Venezuela’s Demagogue Awash in Oil Money or First, Look at the Purse
By Maggie Petito
17.03.06 | Ask any normal teen-ager about his or her spending money as a minor and most likely they will let you know that their parents in some ways control their wallets. So, too, does the Congress of the United States jealously control its parvenu: U.S. federal finances, first by authorization and then by legislated appropriations. Often called, `the Power of the Purse,’ it is more a reminder of the wisdom in an old rhythm and blues song, `First, I look at the Purse.’ Any effort to understand U.S.-Latin foreign policy needs-must first look at the purse and that means: the primacy of the U.S. Congressional budget approvals. Unlike Napoleon’s army, nothing American operates solely on its belly and everything pertaining to U.S. foreign policy moves if and only if it is funded through the U.S. Congress.
On March 16, 2006, the White House of the United States released its first upgrade to its very good 2002 National Security policy, presented as America’s National Security Strategy.
On March 16, 2006, the U.S. House of Representatives unanimously voted to approve funds for, among many contentious items, Hurricane Katrina relief and support for Colombia’s spearheading of the on-going Andean regional struggle against Marxist-terrorism, often referred to under the old name Plan Colombia, which is in fact counterterrorism for the Andean region.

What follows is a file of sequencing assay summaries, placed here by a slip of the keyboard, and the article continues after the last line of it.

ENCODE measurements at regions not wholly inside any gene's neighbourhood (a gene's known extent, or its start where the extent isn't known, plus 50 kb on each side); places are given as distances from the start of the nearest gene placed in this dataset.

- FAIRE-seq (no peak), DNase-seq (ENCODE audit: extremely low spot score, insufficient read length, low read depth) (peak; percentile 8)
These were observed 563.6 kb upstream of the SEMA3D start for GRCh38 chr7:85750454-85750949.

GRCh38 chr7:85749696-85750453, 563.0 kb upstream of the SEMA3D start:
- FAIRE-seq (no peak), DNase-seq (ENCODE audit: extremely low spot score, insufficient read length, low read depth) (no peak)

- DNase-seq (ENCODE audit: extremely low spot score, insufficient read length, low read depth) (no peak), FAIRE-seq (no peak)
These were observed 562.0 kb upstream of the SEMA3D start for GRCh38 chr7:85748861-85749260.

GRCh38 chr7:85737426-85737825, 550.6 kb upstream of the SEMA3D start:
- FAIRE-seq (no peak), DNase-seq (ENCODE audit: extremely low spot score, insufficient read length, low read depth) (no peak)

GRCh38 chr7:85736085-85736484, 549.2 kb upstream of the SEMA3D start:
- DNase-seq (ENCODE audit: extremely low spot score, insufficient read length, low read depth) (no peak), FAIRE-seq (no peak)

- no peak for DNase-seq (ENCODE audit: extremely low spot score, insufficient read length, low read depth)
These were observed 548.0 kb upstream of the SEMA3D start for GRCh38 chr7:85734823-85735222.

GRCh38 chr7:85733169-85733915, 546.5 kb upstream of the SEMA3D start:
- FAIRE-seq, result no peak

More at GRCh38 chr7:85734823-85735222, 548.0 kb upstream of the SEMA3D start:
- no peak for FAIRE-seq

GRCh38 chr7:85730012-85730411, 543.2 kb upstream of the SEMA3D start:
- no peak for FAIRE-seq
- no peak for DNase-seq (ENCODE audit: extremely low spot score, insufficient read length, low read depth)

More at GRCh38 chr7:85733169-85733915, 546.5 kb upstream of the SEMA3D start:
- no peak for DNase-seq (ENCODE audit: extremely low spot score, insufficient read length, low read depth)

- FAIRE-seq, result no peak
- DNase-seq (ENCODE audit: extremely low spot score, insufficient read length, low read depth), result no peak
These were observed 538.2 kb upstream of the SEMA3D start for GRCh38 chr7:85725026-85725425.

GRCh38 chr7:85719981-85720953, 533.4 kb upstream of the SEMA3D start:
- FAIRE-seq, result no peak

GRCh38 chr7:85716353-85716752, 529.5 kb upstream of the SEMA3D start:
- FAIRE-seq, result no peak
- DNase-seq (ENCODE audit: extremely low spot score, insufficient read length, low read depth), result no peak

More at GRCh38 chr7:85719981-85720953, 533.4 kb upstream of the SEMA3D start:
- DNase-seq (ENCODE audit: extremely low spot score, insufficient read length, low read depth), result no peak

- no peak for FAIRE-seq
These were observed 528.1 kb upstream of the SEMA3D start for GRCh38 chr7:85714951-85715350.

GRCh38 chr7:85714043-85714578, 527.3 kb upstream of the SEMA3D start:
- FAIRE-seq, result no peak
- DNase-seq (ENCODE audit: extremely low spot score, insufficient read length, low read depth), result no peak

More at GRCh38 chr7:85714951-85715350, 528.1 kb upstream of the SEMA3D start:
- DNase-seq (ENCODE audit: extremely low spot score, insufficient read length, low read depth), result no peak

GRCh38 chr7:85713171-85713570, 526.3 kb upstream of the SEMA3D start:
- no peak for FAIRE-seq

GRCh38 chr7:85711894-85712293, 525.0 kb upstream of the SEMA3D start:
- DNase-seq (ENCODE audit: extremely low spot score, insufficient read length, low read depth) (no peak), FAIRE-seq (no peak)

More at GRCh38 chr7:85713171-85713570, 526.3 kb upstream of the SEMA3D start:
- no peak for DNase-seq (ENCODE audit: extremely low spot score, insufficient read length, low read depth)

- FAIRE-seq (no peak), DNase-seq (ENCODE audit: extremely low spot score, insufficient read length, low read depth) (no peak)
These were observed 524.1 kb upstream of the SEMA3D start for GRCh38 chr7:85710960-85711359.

Of some interest to Latin watchers also on March 16, a U.S. House of Representatives’ Western Hemisphere Subcommittee Mark Up of three (3) assorted Continuing Resolutions was postponed for the sole reason that the exigencies mandated by necessity of a complete House debate and vote…on the purse…was slated for that same day regarding funds for sweeping efforts. The greater need overshadowed the smaller Subcommittee, as appropriate.
The items slated for mark up of resolution language ranged from Haiti’s recent elections to counterterrorism support in the Western Hemisphere to concerns regarding diminished democracy and justice in Venezuela. Continuing resolutions do not carry the power of the purse per se but can set the stage for later authorizations and maybe, just maybe, future appropriations. But the independent, choate power of the Congressional purse- what can or cannot be spent- supercedes.
We have been amused at the welter of self-serving comments regarding the postponement of the 3-16-06 Mark Up and attendant efforts to read more into this routine scheduling matter than is warranted. Unlike Latin American nations in general, the government of the United States goes to great lengths to inform the public writ large of its schedules and its budgets and its many procedures. We hasten to note that while never perfect, the ongoing commitment to transparent activities is a bedrock of U.S. federal governance and unlikely to diminish as the public clamors for additional information, which is guaranteed by law.